In a recent webinar, we shared some of the big dos and don’ts of Varnish use. After outlining the don’ts in an earlier blog post, we promised to follow up with a rundown of the five Varnish dos as presented in the webinar. Obviously, you should watch the webinar to get the full story on why and how you should take these actions in Varnish, but here’s a quick taster to give you a preview of what you’ll learn.
Without further ado…
Do these Varnish dos
1. Use Varnish’s shared memory logging
Varnish has some powerful logging abilities (VSL - Varnish SharedLog) that can provide a lot of troubleshooting and performance insight. Our webinar hosts have both written about shared memory logging in the past: I wrote about it in the Varnish blog, and Thijs provided some in-depth tutorial action on his own blog. We also have a webinar coming up soon dedicated to logging. Stay tuned.
Meanwhile, the logging tools are something we are all passionate about. Log output is quite verbose, but that’s part of what makes it as good as it is -- a massive trove of valuable information. Because of the level of detail you get, it is important to understand how to query and filter the log to get the information that is most valuable for your specific use cases.
Two tips of note: there are tutorials on the Varnish Documentation site to help you make your way through the logging systems. Also, varnishlog has a JSON output - very important if you need to feed the output to an external tool.
Do use shared memory logging -- even if you’re not planning to use Varnish for caching -- and familiarize yourself with the shared memory logging functions.
2. Do memory management
Web traffic, as we all know, is unpredictable, and sizing for this lack of predictability is tricky. When you’re sizing your cache process, you have to take into account that the server might have, for example, 90GB available, but there are numerous factors that eat into that availability, such as a runtime cost associated with Varnish, object overhead, etc. Essentially, there are a lot of moving parts, many of which are unpredictable variables. We have generally recommended allocating no more than 80% of RAM available on your system to compensate for not having a complete overview of everything, i.e. leaving a safe cushion against catastrophe. For example, an unexpected spike in traffic will consume memory, and you have no way of knowing that this is going to happen.
In Varnish Enterprise, we offer the Memory Governor, a module that is a part of the Massive Storage Engine (MSE). The Memory Governor is the answer to dueling questions: can we use the machine’s memory resources more efficiently while reducing the amount needed as headroom at the same time as protecting ourselves against huge, sudden traffic spikes?
3. Do edge computing
Edge computing (and computing on the edge) are buzzwords that definitely mean something for us -- and for performance.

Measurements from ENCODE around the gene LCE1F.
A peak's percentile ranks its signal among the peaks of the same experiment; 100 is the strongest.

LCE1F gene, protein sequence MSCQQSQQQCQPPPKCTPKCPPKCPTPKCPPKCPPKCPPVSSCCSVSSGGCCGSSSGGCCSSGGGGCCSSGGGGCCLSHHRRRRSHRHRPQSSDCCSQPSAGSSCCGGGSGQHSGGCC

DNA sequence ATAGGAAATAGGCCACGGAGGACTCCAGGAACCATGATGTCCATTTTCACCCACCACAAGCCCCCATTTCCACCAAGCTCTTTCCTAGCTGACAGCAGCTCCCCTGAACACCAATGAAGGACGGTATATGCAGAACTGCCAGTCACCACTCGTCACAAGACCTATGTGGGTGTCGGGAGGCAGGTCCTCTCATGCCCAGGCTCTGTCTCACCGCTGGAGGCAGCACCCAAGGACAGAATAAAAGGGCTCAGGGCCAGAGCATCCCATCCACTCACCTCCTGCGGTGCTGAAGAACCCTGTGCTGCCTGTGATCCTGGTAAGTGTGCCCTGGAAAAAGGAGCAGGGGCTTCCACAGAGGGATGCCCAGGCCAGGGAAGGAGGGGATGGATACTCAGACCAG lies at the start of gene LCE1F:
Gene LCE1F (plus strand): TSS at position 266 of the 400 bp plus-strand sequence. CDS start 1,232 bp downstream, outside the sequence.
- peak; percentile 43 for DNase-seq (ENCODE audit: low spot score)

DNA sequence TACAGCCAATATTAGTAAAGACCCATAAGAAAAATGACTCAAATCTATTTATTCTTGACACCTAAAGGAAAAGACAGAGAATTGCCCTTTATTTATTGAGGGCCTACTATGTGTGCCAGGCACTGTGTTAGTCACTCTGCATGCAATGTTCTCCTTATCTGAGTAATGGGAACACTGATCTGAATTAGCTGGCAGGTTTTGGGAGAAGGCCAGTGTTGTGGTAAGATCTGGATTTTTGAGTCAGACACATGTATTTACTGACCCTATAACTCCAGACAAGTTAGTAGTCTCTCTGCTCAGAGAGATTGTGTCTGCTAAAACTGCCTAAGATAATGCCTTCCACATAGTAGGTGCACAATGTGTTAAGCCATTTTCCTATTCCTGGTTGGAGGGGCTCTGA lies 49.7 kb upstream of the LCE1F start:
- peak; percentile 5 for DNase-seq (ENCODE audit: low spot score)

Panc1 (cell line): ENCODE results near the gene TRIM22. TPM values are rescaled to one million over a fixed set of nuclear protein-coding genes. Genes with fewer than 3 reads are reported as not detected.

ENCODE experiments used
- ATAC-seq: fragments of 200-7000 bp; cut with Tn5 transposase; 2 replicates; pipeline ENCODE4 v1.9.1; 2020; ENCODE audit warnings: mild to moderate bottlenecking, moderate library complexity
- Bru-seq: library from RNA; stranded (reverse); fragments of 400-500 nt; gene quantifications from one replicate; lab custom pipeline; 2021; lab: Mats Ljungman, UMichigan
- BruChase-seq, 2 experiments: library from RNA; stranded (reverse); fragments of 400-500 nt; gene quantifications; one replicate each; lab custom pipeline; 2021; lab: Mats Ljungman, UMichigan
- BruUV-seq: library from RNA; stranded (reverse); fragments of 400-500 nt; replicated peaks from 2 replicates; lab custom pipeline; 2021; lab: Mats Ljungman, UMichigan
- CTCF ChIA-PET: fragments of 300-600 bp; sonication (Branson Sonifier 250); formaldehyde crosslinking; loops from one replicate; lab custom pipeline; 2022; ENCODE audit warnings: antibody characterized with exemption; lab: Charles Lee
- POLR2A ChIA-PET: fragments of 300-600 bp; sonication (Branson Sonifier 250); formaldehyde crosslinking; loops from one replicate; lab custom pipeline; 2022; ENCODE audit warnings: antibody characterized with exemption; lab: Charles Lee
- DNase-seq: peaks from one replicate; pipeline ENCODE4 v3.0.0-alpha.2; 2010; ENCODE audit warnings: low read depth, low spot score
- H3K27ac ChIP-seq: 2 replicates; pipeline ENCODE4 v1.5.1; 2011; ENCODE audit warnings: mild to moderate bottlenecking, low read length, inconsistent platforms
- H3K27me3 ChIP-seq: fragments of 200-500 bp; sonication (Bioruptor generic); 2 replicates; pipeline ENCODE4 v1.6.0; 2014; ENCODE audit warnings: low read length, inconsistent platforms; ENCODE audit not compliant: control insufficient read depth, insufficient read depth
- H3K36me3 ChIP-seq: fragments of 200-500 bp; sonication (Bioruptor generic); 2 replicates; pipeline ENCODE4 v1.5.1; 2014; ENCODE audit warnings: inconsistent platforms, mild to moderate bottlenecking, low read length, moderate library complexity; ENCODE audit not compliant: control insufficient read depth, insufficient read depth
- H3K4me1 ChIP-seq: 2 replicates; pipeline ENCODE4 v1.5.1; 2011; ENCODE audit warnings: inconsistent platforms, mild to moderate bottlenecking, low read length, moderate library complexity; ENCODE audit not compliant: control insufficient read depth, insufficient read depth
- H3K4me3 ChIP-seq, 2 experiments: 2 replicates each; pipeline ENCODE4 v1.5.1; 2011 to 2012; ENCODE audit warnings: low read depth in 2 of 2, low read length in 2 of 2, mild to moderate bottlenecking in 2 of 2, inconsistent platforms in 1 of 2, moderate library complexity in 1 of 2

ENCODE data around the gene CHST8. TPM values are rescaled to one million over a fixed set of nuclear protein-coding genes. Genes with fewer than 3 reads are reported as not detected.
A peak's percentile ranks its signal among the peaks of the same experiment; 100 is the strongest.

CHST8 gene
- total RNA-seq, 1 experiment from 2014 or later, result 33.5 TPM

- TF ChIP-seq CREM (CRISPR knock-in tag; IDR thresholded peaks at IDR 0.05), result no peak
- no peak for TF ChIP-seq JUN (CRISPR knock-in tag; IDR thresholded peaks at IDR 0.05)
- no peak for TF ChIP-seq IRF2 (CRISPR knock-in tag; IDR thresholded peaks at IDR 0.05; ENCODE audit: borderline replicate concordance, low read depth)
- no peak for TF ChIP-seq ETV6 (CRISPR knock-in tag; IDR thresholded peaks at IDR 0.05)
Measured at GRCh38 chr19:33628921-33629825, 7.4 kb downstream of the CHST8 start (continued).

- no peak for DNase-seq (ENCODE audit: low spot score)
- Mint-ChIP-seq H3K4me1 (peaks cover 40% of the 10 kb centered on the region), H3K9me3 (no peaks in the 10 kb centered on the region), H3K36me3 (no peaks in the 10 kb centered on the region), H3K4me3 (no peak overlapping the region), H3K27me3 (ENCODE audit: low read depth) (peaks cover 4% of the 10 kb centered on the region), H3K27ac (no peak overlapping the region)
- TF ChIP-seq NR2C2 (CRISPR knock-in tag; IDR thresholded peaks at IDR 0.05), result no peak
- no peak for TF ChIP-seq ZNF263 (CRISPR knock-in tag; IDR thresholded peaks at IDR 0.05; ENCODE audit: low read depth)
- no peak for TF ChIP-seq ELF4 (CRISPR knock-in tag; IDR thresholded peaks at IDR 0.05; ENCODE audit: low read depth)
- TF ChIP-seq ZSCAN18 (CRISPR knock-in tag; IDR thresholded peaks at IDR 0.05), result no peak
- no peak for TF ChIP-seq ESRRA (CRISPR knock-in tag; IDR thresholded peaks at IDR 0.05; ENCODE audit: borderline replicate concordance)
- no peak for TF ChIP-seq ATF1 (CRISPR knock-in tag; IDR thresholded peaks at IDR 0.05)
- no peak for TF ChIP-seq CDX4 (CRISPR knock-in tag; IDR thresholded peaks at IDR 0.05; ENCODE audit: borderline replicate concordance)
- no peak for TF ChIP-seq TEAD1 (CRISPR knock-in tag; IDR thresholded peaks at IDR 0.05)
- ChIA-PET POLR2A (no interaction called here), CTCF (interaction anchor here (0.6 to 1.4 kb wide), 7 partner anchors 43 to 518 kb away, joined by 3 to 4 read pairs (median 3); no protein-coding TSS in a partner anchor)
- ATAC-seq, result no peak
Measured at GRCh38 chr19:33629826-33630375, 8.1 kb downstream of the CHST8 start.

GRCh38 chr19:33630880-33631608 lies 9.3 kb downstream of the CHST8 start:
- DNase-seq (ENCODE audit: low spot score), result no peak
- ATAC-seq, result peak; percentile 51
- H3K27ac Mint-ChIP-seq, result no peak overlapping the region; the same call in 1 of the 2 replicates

“The edge” is the outer tier of the architecture - a Varnish layer, a CDN layer - that lets you deliver content from as close as possible to the user as well as cache the uncacheable.
Computing on the edge is one thing. In this case, for example, we could process a cookie on the edge to be able to deliver personalized content on the fly. Personal data is the only part of a request not cached, but a placeholder and template can be cached, and as soon as we can inspect and fetch the missing bit (data from cookie), we can insert it at the edge, thereby serving personalized content and “caching the uncacheable”. A number of VMODs come into play to make computing on the edge of your architecture work.
Edge computing is a bit different. Varnish is, after all, a CDN software itself. It offers a few caching layers: one lives close to the origin, protecting backends and shielding them from overload. Other layers live closer to end users at the edge of the architecture.
Right now 5G is a good example for how we’re using edge computing: we have a few caching instances living close to origin data centers as well as many smaller caching instances close to end users distributed across the infrastructure to help get as close to zero latency as possible content delivery. You are probably making use of the edge already, but you could probably be doing more.
4. Use custom error messages
Here’s a simple one: Modify the default values for error messages and customize them. You can do this by editing the response in the VCL subroutine to better align the message, look and feel with your website and branding.
5. Do TLS
The standard connection used to be plain HTTP, but HTTPS has become the new standard. It’s secure and performs better than plain HTTP. This is why in 2015, we started a project called Hitch to build an open source, high-performance TLS proxy.
There you have it… the five dos for using Varnish...for now. We will be back with more dos and don’ts over time. Get in touch if you have questions or suggestions on Varnish dos and don’ts you think we should include.